Reports: Top Saddam lieutenant has died
Updated: 2005-11-12 08:36
A statement circulated in the name of the Baath Party said Friday that Izzat
Ibrahim al-Douri, the highest-ranking figure from Saddam Hussein's regime still
at large, had died. The report could not be independently confirmed.
The report was based on an e-mail sent to a Western news agency and signed by
the "Arab Socialist Baath Party — Iraq Command." It said al-Douri died at 2:30
a.m. Friday but gave no indication of the cause.
U.S. officials believed al-Douri played a key role in organizing resistance
that erupted in 2003 against the U.S.-led coalition and was instrumental in
forging links between remnants of Saddam's regime and Islamic extremists.
However, it was unclear whether al-Douri, who had been in poor health for
years, still played a direct role in commanding the insurgents. In June, the
Iraqi government said he was losing influence among the pro-Saddam wing of the
Washington, a U.S. official, who spoke on condition of anonymity because of the
information's sensitivity, could not confirm al-Douri's death.
al-Douri is seen in his former position as chairman of the Revolutionary
Command Council during a military celebration in Baghdad in this February
16, 2003 file photograph. [Reuters/file]
Arab satellite television stations broadcast the report based on the e-mail
but said they had no independent confirmation. U.S. and Iraqi officials in Iraq
also said they were aware of the report but could not verify it.
Abdul-Rahman Mohammed Ibrahim, nephew and son-in-law of al-Douri, said he had
heard the report on an Arab satellite television station but had no independent
"We don't have such news," he told The Associated Press. "I cannot deny or
confirm the report."
In Amman, Jordan, the secretary-general of the Jordanian Baath wing, Tayseer
al-Homsi, also said he had no information except what he had seen on television
newscasts. There was no such statement on Baath Web sites.
Al-Douri, born in 1942, was one of Saddam's longtime lieutenants and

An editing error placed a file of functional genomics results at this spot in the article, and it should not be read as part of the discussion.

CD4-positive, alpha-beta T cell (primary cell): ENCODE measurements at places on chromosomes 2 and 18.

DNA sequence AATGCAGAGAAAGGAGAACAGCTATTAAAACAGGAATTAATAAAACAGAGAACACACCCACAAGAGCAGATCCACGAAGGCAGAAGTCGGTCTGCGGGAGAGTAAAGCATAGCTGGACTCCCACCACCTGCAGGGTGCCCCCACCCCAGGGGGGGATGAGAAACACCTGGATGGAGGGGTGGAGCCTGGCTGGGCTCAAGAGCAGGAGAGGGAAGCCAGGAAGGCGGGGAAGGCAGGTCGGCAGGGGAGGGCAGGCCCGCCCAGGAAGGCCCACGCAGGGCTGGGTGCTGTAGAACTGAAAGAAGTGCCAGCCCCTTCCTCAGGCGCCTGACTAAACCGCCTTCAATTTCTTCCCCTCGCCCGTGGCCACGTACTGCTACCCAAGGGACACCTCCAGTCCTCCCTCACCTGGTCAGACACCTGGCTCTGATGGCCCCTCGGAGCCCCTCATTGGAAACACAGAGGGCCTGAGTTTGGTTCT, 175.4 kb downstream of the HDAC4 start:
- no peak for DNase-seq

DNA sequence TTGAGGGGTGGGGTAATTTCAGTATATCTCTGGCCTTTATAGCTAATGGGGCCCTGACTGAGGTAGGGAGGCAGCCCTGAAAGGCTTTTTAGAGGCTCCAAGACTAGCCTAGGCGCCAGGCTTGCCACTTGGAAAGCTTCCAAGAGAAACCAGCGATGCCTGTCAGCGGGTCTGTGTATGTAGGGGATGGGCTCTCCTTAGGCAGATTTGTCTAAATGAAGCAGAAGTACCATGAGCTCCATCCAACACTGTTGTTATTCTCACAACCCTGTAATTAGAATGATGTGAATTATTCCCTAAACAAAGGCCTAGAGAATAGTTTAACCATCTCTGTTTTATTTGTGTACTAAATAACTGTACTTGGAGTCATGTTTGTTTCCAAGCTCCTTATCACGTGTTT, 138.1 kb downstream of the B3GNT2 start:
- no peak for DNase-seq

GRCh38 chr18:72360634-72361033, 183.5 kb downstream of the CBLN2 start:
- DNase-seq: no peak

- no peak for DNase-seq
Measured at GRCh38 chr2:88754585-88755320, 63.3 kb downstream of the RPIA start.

officially the No. 2 man in Iraq's ruling hierarchy when the Baath regime
collapsed as U.S. troops occupied Baghdad in April 2003. He was No. 6 on the
American "deck of cards" list.
He escaped the U.S. dragnet after the collapse of the regime and had been
variously rumored to be in Syria or elsewhere. U.S. officials believed he was a
key figure in organizing resistance against the U.S.-led coalition.
Al-Douri had been rumored
to be suffering from a serious illness, possibly leukemia, before Saddam's
regime fell. He sought medical treatment in Austria in 1999 but had to leave
abruptly after human rights groups threatened to file charges against him in
A file photograph shows a U.S. issued playing
card bearing the image of Izzat Ibrahim, deputy of former Iraqi president
Saddam Hussein who died November 11, 2005, Al Arabiya satellite television
quoted a Baath party statement as
Last June, the Iraqi government said in a statement that al-Douri was sick
and losing influence among Baath party leaders but nonetheless retained his
ability to "recruit terrorists and finance terrorist attacks with money he stole
from Iraq and transferred to Syria during the rule of the tyrant Saddam."
Al-Douri had been rumored to have been arrested several times before, most
notably in September 2004, when Iraqi authorities announced his capture during a
raid near his home village near Tikrit. Later, the Iraqi Defense Ministry said
the report was false.